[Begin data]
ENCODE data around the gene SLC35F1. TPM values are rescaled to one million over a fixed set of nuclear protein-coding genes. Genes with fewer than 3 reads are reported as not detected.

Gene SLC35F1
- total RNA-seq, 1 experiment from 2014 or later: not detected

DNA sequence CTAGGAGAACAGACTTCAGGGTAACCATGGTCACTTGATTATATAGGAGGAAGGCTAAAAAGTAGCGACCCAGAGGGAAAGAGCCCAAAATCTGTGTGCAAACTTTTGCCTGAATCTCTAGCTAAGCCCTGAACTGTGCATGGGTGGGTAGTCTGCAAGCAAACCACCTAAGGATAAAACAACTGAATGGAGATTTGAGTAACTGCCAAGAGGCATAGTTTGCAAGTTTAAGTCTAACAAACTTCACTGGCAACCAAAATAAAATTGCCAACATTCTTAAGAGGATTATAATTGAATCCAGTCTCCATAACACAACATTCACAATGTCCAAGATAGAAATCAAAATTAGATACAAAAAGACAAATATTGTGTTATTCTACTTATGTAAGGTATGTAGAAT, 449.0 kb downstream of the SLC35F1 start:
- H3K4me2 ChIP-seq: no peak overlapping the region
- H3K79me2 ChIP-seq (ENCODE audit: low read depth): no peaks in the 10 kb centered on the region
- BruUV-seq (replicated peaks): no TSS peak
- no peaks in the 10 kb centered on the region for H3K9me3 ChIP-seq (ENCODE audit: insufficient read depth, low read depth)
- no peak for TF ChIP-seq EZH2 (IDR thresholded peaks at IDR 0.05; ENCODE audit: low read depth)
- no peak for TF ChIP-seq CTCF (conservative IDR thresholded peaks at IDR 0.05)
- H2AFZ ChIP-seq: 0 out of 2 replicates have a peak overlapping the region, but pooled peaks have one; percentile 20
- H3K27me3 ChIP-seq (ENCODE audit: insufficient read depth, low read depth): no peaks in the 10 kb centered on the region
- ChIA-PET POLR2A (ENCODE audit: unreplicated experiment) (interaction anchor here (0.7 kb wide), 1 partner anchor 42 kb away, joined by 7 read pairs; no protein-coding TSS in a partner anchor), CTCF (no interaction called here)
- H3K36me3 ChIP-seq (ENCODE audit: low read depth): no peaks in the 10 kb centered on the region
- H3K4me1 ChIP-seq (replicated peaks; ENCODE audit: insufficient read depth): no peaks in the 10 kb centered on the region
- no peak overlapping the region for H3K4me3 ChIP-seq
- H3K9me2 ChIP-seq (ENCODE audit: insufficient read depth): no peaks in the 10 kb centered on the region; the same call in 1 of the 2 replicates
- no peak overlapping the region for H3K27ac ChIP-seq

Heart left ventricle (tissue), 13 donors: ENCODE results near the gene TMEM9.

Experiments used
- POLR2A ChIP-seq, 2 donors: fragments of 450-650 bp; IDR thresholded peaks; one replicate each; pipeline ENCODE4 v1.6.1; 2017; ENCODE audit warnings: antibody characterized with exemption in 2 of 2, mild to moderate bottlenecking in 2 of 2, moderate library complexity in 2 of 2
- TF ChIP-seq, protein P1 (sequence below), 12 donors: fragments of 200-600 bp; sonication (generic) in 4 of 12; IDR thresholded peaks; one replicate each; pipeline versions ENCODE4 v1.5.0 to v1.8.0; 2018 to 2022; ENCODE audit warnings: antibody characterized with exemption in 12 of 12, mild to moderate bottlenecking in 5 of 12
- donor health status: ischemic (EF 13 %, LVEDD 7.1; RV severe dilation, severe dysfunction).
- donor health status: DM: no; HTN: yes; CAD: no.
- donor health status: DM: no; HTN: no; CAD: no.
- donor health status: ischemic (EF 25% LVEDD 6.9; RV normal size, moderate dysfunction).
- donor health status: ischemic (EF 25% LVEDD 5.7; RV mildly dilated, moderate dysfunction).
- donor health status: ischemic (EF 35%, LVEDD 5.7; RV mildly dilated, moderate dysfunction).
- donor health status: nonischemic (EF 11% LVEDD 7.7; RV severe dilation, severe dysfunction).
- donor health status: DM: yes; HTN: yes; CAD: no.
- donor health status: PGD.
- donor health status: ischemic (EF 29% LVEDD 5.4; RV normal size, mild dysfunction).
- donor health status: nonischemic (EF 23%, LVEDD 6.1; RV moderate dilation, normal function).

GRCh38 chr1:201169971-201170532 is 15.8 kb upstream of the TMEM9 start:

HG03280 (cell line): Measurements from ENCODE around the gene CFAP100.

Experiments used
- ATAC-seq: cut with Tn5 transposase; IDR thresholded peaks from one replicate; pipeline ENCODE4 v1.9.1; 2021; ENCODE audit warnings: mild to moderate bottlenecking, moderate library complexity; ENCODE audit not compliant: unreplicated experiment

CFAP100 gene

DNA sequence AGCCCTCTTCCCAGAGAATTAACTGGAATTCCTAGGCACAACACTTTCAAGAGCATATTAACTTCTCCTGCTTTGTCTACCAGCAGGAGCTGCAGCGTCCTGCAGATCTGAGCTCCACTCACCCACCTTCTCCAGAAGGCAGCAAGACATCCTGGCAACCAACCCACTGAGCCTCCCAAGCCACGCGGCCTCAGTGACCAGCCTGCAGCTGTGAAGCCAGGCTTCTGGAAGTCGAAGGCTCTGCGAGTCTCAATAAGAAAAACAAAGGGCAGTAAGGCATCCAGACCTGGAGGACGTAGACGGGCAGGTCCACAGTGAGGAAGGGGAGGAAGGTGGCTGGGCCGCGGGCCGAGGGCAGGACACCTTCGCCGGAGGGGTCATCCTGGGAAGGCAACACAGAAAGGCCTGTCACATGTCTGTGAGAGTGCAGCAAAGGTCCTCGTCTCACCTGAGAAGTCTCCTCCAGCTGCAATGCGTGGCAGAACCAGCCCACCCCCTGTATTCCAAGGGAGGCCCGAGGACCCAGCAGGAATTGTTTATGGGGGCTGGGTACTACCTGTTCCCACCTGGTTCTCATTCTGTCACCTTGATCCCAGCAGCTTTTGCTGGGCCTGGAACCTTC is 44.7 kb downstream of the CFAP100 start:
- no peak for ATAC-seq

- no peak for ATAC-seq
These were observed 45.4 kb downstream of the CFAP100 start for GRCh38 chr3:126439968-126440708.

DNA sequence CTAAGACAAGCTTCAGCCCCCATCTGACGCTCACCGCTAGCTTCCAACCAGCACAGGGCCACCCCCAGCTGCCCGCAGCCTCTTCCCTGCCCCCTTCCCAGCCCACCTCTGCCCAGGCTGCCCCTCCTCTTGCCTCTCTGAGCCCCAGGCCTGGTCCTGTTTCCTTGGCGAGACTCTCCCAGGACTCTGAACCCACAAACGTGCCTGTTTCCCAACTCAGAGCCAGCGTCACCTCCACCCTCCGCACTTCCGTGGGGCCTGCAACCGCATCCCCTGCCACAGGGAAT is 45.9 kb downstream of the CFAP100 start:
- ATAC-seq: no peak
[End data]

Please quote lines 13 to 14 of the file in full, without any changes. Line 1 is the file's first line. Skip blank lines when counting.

- ChIA-PET POLR2A (ENCODE audit: unreplicated experiment) (interaction anchor here (0.7 kb wide), 1 partner anchor 42 kb away, joined by 7 read pairs; no protein-coding TSS in a partner anchor), CTCF (no interaction called here)
- H3K36me3 ChIP-seq (ENCODE audit: low read depth): no peaks in the 10 kb centered on the region